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 In 1970, writing in CA 21, architect-turned archaeologist Chris Musson estimated that there were perhaps 200 roundhouses known in archaeological literature. The result of recent work is that now, 30 years after Musson’s estimate, we can suggest that the number of excavated roundhouses in Britain must be rapidly approaching 4,000 – a staggering 20-fold increase in archaeological data. What can it tell us?

To start at the beginning, the roundhouse is found first in the later 3rd millennium BC in South-West Scotland. Attracted to the easily tilled soils, early Bronze Age people settled in upland landscapes and often built houses on platforms levelled into the hillside. By the end of the Bronze Age, house size had increased (to c.10m in diameter): the implication is that more people were, by that time, living together.  The number of houses being built increased substantially after c.400 BC – as shown in recent work by John Thomas of University of Leicester Archaeological Services – and we currently think that this indicates population increase. River-valley landscapes, in particular, saw much greater use, linked to new innovations in farming at this time.

The prehistoric roundhouse continued to be built throughout the Roman period, particularly in the north and west of Britain. Roman period roundhouses were usually made of stone and were often rather small (c.5m diameter). Whilst walls of large sunken timbers can support the roof-weight of rather large diameter roundhouses, stone is much less stable at greater diameters. The result is that, if building in stone, household space must become separated between different structures – in the Roman period we find that settlements consist of a number of small stone houses rather than one or two large timber ones. A rectilinear form, however, solves this design problem: a house can be extended length-ways to increase internal space, and in the south and east of England this became the more fashionable alternative, with the adoption of the Roman villa.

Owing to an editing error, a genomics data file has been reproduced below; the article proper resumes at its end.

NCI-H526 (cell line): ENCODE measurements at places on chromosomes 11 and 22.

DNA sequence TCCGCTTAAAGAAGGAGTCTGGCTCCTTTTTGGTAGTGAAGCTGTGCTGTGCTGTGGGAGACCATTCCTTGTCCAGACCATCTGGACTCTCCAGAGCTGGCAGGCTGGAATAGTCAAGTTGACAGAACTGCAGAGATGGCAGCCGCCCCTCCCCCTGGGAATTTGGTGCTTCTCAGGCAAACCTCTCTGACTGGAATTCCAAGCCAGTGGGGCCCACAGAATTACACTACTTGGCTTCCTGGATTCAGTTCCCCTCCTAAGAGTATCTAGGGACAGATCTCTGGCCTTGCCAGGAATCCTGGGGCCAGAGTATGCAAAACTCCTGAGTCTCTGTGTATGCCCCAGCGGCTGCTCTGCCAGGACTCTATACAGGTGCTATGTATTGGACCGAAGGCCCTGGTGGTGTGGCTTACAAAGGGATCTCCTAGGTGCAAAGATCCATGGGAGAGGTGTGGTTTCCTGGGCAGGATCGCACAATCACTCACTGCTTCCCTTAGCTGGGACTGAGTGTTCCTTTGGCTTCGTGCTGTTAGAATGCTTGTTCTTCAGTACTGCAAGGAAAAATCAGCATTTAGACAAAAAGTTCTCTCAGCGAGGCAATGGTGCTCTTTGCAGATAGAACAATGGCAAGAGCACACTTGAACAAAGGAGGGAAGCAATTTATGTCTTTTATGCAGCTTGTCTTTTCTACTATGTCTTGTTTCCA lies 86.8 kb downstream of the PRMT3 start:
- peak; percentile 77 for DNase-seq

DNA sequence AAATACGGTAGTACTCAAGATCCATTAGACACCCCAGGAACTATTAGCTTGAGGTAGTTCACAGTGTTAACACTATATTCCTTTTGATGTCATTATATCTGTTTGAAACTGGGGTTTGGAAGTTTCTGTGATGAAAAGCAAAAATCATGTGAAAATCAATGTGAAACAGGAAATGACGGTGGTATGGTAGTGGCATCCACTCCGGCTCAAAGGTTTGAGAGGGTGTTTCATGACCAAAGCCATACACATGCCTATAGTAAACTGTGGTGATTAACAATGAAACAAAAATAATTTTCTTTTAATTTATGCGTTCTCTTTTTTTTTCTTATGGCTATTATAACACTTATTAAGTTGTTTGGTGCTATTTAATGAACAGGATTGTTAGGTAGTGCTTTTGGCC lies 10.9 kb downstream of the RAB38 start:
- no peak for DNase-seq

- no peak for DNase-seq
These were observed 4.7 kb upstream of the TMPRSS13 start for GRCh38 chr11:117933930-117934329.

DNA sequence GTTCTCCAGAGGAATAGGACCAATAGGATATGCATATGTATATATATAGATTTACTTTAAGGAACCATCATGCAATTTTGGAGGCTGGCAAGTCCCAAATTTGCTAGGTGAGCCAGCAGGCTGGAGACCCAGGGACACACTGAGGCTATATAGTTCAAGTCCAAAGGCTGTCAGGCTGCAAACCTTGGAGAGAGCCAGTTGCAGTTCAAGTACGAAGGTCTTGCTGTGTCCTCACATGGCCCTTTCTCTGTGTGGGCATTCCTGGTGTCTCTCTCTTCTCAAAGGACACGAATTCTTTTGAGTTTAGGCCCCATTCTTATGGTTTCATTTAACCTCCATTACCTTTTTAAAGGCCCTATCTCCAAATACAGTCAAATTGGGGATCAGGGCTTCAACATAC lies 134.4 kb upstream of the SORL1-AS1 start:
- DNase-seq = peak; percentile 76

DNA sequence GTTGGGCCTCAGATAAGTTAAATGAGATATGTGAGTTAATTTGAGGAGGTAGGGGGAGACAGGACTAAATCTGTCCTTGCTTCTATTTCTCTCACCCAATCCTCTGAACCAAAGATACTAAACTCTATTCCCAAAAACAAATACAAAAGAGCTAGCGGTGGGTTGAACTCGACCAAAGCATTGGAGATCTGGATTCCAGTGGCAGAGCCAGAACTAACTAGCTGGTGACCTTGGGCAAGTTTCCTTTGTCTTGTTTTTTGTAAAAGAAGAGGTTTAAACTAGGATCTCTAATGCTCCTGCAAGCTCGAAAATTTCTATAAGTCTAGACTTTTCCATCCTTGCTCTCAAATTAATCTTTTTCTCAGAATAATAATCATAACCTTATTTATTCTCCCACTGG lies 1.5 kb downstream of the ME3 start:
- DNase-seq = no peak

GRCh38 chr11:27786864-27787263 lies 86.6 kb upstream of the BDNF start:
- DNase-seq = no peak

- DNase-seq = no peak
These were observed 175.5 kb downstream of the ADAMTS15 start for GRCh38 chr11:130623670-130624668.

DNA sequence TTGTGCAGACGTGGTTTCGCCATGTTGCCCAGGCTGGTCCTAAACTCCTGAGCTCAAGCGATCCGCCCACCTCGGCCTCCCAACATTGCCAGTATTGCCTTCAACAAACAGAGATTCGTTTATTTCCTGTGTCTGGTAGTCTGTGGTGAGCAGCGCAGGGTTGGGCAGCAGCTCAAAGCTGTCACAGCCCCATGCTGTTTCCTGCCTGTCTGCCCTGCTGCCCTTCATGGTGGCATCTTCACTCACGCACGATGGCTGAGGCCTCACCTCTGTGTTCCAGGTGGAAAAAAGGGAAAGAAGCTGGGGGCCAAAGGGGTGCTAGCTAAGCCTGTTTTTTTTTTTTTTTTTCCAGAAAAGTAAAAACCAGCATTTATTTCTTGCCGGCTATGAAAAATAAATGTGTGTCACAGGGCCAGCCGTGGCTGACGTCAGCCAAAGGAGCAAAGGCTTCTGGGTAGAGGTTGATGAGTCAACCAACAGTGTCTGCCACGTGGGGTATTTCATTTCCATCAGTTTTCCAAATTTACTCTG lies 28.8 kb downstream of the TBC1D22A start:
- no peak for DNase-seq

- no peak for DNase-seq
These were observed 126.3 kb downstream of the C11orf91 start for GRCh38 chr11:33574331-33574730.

Roundhouses provide a huge amount of architectural variation, and many design choices relied on which materials were available to people in their immediate landscape setting. There are, however, some clear house types. Ring-banks of stone and turf are features of upland Bronze Age landscapes. Ring-ditch houses are a very long-lived northern British type. Clay-walled structures are a feature of river-valley landscapes in the later Iron Age, especially in eastern England, whilst in Atlantic Scotland, on the other hand, people well-used to working with stone built monumentally, creating the brochs.
Debunking roundhouse myths

The first timber roundhouse was  identified by Thomas Wake in his 1936 excavations at Witchy Neuk (Northumberland). Since then, the work of Gerhard Bersu in the late 1930s (CA 3) focused much effort on the large Early Iron Age roundhouses of Wessex. Bersu had been keen to find very large roundhouses – believing them to be the residences of migrating Iron Age chiefs – claiming a diameter of 25m for houses on the Isle of Man. In reality, even a 15m diameter house is very rare; the vast majority are between 4m and 14m, with the average at 8m – about the width of a 1930s semi. Despite their size being not quite what was once imagined, roundhouses remain a strong and sophisticated design, one very well-suited to a temperate climate. Since the work of Peggy Piggott in the 1940s, George Jobey in the 1960s-1970s, and Graeme Guilbert in the 1970s-1980s, roundhouse studies have really flourished. With my synthesis of published ground-plans, we now have a full understanding of the structural design of prehistoric roundhouses.

A traditional view of the roundhouse is that it may have stood for some centuries, akin to medieval half-timbered houses. When sunk in the ground, however, upright timbers suffer from vertical water uptake and post-end decay. It is only with the invention of the sill-beam – a horizontal timber which imposes a slower decay rate – that house life-spans increase. Experiments suggest that roundhouse structures might have survived for as much as 60 years, but it seems that most were abandoned well before this. Only one in four houses was repaired, and these tended to be Bronze Age structures in more seasonal landscapes – if houses are unused in winter, decay rates increase as structure and thatch cannot dry out. Generally, roundhouses were used for a single generation.

For a full account about life in a roundhouse have a look at  issue 222 of Current Archaeology. For an interactive dataset of all roundhouses in Wales, see Internet Archaeology Issue 23.

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